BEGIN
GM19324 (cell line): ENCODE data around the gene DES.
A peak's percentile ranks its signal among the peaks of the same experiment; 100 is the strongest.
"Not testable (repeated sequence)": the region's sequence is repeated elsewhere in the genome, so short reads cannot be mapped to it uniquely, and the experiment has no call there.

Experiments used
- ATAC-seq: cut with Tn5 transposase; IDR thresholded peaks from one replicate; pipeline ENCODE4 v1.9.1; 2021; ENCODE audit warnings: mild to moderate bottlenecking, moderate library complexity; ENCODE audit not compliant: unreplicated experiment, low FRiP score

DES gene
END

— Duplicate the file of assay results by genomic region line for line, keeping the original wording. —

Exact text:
GM19324 (cell line): ENCODE data around the gene DES.
A peak's percentile ranks its signal among the peaks of the same experiment; 100 is the strongest.
"Not testable (repeated sequence)": the region's sequence is repeated elsewhere in the genome, so short reads cannot be mapped to it uniquely, and the experiment has no call there.

Experiments used
- ATAC-seq: cut with Tn5 transposase; IDR thresholded peaks from one replicate; pipeline ENCODE4 v1.9.1; 2021; ENCODE audit warnings: mild to moderate bottlenecking, moderate library complexity; ENCODE audit not compliant: unreplicated experiment, low FRiP score

DES gene